Ilya Kalinin. "Stilyagi of the 21 century". "Stilyagi of the 21 Century". Stylistic Autonomy and Parochialism of the Political Horizon

"I had stylistic differences with the Soviet regime," said Andrei Sinyavsky, one of the most refined and insightful critics of the Soviet regime, while already in immigration. Such position that transferred the resistance to political regime within the framework of cultural criticism and aesthetic alternative, has both its benefits and limitations. Its positive potential is often the subject of well-disposed analytical attention whereas its political parochialism often escapes the researchers. 

On the one hand, strategy of the stylistic resistance allows to create a different, cultural, discursive environment while escaping mirror memetic reproduction of hegemonic language. On the other hand, this protest logic that places its main emancipation expectations on creating new forms of representation and artistic creativity, soon runs into the inner growth limit. Lack of politically articulated program (in case of Russian protest movement of 2011–2012 it was limited to the criticism of a specific persona, appeal for fair elections and fighting corruption) makes such protest relatively safe for the regime that intersepts or makes irrelevant (after the end of electoral campaign) most of the protest agenda. But, which is more important, the stylistic, cultural component of the protest movement regarde by the "creative class" as its major achievement on the ways to self-representation is quite idiosyncratic (stylistic and narrowly social simultaneously). It was this artistically stylistic accent that in many ways blocked the transformation of this movement into a truly mass protest, which in its turn led to the unfolding of liberal opposition discourse that was explaining the downfall of the movement by "indifference of mass voters dumbed down by official mass media", as well as of the official discourse that explained this downfall by the fact that the program of protest movement was initially "terribly far from the people."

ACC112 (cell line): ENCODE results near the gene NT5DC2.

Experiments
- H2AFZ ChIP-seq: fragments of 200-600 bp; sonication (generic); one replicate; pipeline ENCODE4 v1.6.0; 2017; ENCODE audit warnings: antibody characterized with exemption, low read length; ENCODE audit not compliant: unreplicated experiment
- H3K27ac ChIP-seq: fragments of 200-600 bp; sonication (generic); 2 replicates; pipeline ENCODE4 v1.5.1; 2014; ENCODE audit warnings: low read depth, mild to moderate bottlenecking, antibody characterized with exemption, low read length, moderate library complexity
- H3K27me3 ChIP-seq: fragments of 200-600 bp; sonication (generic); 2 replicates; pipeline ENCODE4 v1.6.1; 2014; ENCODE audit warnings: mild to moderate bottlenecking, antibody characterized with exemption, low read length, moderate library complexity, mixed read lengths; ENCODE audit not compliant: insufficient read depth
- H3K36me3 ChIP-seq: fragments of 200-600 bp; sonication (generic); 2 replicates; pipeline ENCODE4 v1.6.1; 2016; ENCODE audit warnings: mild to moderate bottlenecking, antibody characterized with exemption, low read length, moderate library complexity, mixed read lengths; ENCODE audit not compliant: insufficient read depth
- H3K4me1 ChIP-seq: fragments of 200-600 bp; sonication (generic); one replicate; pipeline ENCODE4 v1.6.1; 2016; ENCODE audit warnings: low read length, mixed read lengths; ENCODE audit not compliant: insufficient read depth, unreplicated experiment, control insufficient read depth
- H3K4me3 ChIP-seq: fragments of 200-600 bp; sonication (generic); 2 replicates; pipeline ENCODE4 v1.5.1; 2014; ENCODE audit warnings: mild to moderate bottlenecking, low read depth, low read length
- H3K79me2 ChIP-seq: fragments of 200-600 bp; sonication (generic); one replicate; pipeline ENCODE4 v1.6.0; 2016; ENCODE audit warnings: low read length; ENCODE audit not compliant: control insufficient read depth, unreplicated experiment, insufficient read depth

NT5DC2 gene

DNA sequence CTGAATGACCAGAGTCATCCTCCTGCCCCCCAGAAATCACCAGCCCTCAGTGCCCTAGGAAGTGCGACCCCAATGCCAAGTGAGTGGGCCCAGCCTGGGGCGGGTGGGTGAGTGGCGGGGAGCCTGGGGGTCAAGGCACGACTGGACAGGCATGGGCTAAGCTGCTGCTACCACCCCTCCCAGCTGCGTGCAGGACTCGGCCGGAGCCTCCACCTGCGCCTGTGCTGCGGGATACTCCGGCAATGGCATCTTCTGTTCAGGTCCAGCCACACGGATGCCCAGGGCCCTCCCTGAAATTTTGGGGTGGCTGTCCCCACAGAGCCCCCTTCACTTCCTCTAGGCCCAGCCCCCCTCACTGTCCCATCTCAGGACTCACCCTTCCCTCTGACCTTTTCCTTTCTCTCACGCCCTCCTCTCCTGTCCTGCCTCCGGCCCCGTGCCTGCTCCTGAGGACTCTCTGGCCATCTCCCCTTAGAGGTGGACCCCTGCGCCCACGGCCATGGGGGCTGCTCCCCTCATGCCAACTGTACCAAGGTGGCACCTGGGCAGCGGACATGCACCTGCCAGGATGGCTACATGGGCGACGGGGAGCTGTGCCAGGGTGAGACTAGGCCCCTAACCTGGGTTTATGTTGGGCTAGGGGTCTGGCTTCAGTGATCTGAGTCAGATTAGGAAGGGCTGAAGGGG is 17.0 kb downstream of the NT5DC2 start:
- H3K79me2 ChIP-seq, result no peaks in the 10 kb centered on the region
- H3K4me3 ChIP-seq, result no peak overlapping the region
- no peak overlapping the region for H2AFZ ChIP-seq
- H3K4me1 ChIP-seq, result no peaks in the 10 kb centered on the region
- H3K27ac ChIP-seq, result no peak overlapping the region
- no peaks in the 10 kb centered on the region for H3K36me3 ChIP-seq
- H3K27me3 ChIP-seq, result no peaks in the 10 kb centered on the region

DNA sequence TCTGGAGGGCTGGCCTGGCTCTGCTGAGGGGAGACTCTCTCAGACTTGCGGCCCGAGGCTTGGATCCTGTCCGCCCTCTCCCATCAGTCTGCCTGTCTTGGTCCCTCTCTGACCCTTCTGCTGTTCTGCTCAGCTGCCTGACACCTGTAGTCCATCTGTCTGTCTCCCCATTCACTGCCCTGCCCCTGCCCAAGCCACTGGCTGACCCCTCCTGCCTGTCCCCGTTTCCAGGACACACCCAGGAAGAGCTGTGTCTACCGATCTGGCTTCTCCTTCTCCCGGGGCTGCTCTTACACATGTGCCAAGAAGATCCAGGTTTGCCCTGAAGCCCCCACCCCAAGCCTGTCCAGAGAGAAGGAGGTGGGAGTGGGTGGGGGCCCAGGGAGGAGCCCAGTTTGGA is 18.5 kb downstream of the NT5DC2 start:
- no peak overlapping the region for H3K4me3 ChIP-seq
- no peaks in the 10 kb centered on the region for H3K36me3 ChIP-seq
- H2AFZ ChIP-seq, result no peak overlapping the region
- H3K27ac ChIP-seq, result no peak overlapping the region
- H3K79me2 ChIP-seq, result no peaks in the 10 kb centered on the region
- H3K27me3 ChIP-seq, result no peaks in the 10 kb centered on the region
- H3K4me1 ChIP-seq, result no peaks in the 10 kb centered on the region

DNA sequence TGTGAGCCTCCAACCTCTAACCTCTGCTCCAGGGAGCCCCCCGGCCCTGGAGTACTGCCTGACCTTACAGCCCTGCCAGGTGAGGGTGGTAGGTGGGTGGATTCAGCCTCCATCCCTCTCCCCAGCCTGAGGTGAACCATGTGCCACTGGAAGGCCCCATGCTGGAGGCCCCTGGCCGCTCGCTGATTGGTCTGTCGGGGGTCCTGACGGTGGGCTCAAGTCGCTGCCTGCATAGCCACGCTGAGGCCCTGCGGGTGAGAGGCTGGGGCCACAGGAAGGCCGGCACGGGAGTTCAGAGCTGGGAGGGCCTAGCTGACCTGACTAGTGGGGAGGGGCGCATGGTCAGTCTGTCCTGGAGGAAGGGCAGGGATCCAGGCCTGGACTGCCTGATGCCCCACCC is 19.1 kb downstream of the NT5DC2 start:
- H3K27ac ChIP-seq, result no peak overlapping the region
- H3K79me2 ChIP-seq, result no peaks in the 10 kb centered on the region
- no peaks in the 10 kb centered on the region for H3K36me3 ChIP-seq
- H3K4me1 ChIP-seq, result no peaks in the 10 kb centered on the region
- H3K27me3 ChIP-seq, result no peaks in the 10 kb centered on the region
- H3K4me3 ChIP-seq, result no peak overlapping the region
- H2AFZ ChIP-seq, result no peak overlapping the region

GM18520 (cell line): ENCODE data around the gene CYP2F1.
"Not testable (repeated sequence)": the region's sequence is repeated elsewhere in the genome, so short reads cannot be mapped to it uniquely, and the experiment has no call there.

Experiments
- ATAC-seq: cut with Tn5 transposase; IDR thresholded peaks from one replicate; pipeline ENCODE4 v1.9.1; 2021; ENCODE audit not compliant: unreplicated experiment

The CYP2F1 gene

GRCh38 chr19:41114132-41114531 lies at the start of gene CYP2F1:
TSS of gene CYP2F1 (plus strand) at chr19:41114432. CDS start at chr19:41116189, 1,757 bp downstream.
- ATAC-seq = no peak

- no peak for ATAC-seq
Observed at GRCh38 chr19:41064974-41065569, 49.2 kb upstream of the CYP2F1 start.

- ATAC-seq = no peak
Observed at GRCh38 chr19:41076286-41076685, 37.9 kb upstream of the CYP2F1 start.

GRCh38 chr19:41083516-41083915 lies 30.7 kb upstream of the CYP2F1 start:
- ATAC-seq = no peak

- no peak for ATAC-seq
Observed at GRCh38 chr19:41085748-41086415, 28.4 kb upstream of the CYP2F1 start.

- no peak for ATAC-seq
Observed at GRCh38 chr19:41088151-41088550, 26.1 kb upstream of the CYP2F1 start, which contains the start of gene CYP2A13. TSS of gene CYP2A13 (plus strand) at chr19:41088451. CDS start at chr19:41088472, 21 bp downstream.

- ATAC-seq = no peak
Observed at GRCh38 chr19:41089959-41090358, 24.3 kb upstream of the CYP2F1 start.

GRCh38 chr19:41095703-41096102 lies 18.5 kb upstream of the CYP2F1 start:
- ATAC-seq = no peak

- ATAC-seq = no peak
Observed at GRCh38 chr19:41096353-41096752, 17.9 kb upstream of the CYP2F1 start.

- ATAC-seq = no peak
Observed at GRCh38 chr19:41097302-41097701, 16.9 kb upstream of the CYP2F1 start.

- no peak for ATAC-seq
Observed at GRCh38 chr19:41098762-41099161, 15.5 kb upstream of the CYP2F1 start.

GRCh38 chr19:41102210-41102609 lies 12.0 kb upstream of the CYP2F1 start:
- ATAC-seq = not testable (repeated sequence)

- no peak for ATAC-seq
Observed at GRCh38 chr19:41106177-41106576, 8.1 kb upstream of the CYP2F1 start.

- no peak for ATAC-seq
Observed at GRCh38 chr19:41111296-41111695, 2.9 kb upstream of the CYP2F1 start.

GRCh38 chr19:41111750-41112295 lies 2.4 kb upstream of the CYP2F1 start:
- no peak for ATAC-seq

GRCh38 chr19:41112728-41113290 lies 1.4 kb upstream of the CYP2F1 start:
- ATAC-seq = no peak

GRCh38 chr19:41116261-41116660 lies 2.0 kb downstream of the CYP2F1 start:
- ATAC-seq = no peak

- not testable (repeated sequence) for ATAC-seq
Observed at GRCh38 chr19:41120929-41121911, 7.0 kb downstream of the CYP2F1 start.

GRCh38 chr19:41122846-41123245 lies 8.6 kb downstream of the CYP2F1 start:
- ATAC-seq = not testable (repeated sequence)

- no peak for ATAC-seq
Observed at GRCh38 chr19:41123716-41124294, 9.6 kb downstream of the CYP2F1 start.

The materials for analyzing internal limitations that were imposed on the protest movement by its accent towards producing new stylistic forms of self-representation are films by Valery Todorovsky, "Stilyagi" (2008) and "Thaw" (2013), which outline the format of modern "creative class" analysis of the non-conformity of the 1960s as well as specific forms of street and discursive representation of cultural and social "otherness" characteristic of participants and leaders of 2011–2012 protests.